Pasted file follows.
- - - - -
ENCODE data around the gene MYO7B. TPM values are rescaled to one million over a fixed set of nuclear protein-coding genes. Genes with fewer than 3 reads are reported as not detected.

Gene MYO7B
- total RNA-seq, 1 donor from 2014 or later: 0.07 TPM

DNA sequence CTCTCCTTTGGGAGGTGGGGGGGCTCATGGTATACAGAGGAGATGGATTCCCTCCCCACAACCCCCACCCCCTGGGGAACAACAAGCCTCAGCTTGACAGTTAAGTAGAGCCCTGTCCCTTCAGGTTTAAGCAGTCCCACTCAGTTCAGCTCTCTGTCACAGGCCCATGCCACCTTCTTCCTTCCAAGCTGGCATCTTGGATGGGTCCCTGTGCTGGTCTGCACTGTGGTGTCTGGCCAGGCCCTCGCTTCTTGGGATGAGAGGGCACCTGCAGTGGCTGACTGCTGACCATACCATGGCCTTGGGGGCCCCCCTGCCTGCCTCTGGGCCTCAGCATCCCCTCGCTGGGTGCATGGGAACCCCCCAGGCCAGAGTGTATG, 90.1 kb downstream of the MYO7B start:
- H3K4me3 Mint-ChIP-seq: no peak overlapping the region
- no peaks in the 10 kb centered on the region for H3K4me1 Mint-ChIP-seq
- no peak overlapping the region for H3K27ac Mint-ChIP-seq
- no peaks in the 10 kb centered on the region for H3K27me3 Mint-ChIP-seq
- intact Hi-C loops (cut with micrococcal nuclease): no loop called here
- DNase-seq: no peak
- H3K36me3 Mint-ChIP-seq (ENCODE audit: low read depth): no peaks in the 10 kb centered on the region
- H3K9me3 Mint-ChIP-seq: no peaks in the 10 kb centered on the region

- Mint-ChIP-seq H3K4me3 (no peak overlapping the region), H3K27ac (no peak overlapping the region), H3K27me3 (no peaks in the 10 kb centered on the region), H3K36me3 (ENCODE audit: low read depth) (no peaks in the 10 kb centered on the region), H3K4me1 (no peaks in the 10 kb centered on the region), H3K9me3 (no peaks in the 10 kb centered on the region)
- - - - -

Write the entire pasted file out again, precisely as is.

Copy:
ENCODE data around the gene MYO7B. TPM values are rescaled to one million over a fixed set of nuclear protein-coding genes. Genes with fewer than 3 reads are reported as not detected.

Gene MYO7B
- total RNA-seq, 1 donor from 2014 or later: 0.07 TPM

DNA sequence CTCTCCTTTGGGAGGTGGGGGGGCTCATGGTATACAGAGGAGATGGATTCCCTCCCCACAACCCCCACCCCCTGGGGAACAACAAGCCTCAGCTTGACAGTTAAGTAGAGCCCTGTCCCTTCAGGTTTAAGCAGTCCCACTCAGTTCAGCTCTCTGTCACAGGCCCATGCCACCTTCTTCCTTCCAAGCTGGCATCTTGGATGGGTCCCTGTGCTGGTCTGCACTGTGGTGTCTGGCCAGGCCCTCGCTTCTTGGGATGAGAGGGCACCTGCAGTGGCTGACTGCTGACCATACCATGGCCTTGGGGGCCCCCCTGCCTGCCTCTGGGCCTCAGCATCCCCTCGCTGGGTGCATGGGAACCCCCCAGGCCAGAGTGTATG, 90.1 kb downstream of the MYO7B start:
- H3K4me3 Mint-ChIP-seq: no peak overlapping the region
- no peaks in the 10 kb centered on the region for H3K4me1 Mint-ChIP-seq
- no peak overlapping the region for H3K27ac Mint-ChIP-seq
- no peaks in the 10 kb centered on the region for H3K27me3 Mint-ChIP-seq
- intact Hi-C loops (cut with micrococcal nuclease): no loop called here
- DNase-seq: no peak
- H3K36me3 Mint-ChIP-seq (ENCODE audit: low read depth): no peaks in the 10 kb centered on the region
- H3K9me3 Mint-ChIP-seq: no peaks in the 10 kb centered on the region

- Mint-ChIP-seq H3K4me3 (no peak overlapping the region), H3K27ac (no peak overlapping the region), H3K27me3 (no peaks in the 10 kb centered on the region), H3K36me3 (ENCODE audit: low read depth) (no peaks in the 10 kb centered on the region), H3K4me1 (no peaks in the 10 kb centered on the region), H3K9me3 (no peaks in the 10 kb centered on the region)